17. 17. 17Storage allocation
  18. 18. 18Organization of storageFixed-size objects can beplaced in predefinedlocations.The heap and the stackneed room to grow,however.
  19. 19. 19Run-time stack and heapThe STACK is used to store:− Procedure activations.− The status of the machine just before calling a procedure, sothat the status can be restored when the called procedurereturns.The HEAP stores data allocated under program control(e.g. by malloc() in C).
  20. 20. 20Activation recordsAny information needed for a singleactivation of a procedure is storedin the ACTIVATION RECORD(sometimes called the STACKFRAME).Today, we’ll assume the stack growsDOWNWARD, as on, e.g., theIntel architecture.The activation record gets pushed foreach procedure call and poppedfor each procedure return. (the access link is the “dynamiclink” in Sebesta’s terminology)
  21. 21. 21Compile-time layout of localsUsually the BYTE is the smallest addressable unit of storage.We lay out locals in the order they are declared.Each local has an OFFSET from the beginning of the activation record(or local data area of the record).Some data objects require alignment with machine words.Any resulting wasted space is called PADDING.Type Size (typical) Alignment (typical)char 8 8short 16 16int 32 32float 32 32double 64 32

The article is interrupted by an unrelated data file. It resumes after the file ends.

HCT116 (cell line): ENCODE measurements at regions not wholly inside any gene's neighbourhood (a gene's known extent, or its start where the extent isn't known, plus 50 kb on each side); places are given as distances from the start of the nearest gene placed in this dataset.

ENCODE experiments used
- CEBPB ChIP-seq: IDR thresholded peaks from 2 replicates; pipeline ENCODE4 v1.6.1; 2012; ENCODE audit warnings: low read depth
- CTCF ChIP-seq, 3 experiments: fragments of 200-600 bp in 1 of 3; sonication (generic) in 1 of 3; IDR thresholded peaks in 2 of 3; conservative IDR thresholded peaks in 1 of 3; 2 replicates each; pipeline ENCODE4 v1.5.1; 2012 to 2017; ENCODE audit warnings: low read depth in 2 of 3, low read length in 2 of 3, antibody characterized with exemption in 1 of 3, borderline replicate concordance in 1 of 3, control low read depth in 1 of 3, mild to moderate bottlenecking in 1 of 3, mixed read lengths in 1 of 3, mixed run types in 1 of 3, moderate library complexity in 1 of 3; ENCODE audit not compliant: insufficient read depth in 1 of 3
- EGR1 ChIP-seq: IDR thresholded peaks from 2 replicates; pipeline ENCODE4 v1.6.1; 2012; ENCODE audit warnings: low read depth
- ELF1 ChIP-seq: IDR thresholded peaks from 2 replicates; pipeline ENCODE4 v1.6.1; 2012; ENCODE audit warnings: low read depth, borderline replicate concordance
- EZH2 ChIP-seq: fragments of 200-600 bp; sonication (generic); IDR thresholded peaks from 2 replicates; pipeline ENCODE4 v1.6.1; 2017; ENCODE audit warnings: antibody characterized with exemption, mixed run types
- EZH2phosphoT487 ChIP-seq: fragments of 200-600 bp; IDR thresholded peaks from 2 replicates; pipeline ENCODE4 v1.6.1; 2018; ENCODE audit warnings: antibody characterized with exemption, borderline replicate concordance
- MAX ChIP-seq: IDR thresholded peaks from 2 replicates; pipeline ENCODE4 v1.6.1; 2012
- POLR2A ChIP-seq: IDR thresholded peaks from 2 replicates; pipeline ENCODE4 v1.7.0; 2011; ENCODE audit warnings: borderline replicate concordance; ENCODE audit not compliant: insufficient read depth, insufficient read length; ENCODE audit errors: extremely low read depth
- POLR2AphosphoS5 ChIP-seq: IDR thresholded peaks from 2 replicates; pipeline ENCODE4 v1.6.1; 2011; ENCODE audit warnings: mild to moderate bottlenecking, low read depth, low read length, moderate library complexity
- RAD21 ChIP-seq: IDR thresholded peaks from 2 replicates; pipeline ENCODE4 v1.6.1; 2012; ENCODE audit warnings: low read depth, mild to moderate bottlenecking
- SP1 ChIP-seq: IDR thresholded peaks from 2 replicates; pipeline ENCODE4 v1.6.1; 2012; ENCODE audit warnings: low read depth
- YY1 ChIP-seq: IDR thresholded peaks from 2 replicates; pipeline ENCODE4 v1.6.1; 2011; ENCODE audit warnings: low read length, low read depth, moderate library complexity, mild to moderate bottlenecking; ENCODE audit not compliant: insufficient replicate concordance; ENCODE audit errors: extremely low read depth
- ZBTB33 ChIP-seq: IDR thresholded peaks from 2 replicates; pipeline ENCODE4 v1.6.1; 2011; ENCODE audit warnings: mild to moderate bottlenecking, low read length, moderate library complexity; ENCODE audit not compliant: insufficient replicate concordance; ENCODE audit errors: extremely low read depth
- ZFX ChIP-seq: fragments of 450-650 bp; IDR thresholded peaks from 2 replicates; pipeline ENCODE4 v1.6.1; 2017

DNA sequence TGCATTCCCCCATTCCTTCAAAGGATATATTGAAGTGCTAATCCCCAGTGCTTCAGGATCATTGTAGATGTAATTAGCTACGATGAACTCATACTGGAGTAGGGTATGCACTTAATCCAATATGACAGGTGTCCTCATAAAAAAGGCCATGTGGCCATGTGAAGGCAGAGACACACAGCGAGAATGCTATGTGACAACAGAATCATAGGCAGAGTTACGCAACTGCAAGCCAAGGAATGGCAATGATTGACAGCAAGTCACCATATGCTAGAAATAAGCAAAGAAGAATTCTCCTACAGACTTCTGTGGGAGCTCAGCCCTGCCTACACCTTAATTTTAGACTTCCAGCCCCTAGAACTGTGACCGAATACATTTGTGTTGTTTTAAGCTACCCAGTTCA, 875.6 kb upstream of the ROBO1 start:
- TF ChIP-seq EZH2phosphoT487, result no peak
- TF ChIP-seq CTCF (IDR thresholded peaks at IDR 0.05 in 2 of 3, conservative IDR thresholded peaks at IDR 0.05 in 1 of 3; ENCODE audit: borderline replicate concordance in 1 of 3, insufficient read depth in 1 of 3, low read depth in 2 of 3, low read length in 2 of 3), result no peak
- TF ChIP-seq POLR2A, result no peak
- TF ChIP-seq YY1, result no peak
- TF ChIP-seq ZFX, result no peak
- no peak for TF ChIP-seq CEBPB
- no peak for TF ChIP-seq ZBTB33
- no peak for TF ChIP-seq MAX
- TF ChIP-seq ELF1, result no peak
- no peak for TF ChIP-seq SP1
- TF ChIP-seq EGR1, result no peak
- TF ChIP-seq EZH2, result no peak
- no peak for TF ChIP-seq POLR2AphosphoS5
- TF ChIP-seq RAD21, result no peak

22. 22. 22Storage allocation strategies
  23. 23. 23Static allocationStatically allocated names are bound to storage at compiletime.Storage bindings of statically allocated names neverchange, so even if a name is local to a procedure, itsname is always bound to the same storage.The compiler uses the type of a name (retrieved from thesymbol table) to determine storage size required.The required number of bytes (possibly aligned) is setaside for the name.The address of the storage is fixed at compile time.
  24. 24. 24Static allocationLimitations:− The size required must be known at compile time.− Recursive procedures cannot be implemented as all locals arestatically allocated.− No data structure can be created dynamicaly as all data is static.
  25. 25. 25Stack-dynamic allocationStorage is organized as a stack.Activation records are pushed and popped.Locals and parameters are contained in the activationrecords for the call.This means locals are bound to fresh storage on every call.If we have a stack growing downwards, we just need astack_top pointer.To allocate a new activation record, we just increasestack_top.To deallocate an existing activation record, we justdecrease stack_top.
  26. 26. 26Position inActivation TreeActivation Recordson the Stack